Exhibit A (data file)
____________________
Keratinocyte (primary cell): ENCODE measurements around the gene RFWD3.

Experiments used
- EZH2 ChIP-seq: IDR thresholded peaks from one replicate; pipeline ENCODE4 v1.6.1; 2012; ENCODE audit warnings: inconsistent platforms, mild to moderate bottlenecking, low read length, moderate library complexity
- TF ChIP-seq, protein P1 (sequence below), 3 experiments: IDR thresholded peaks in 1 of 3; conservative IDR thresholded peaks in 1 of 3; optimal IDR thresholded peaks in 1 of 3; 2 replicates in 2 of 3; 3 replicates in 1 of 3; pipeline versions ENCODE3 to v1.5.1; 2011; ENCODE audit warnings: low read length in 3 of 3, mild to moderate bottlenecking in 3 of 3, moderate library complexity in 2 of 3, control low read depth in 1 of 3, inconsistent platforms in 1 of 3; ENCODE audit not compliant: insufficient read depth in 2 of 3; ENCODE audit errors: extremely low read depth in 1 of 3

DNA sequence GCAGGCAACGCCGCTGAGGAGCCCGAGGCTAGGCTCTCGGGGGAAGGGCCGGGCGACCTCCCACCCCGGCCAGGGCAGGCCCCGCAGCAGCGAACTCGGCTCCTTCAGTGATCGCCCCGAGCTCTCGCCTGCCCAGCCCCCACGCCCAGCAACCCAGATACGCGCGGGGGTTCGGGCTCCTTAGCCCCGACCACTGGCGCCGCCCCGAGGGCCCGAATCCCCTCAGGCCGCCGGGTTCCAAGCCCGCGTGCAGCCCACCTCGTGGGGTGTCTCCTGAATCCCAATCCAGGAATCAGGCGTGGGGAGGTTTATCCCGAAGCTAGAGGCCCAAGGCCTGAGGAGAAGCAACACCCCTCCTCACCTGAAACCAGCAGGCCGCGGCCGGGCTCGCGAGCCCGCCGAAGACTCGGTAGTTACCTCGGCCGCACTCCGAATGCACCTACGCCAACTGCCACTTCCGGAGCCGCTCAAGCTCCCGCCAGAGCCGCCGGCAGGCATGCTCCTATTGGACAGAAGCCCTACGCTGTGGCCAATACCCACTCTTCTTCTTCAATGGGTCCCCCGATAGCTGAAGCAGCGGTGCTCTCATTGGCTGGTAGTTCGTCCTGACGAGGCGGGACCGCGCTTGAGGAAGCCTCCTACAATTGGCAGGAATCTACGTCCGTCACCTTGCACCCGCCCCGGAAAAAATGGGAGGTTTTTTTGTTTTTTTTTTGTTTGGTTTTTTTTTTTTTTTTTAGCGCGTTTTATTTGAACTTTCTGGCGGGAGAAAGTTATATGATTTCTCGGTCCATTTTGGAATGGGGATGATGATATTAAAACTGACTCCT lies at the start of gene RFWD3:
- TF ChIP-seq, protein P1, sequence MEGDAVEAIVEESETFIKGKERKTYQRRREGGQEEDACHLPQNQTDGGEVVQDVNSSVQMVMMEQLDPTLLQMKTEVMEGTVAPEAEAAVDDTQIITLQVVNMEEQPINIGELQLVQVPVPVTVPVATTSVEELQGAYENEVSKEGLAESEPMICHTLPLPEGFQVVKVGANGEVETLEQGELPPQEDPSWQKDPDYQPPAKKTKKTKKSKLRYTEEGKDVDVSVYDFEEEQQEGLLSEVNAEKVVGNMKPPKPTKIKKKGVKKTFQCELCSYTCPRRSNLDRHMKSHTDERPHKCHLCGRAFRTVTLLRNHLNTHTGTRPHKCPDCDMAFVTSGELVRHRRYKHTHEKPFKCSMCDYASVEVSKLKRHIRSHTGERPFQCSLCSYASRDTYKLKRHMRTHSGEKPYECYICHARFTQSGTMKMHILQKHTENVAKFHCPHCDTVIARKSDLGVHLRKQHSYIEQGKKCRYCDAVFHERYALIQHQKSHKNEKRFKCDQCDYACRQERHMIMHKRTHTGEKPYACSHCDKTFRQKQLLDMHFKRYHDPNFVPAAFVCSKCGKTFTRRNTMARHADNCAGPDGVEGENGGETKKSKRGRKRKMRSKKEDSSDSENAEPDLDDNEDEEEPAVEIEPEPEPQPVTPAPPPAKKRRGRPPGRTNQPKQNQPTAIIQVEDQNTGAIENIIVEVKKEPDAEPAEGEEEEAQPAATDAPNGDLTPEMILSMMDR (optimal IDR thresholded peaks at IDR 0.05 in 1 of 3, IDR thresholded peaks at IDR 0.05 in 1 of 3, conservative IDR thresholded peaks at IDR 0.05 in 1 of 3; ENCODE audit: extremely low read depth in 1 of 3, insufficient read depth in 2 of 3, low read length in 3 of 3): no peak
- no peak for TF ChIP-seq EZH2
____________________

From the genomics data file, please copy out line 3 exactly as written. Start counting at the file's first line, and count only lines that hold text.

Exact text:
- EZH2 ChIP-seq: IDR thresholded peaks from one replicate; pipeline ENCODE4 v1.6.1; 2012; ENCODE audit warnings: inconsistent platforms, mild to moderate bottlenecking, low read length, moderate library complexity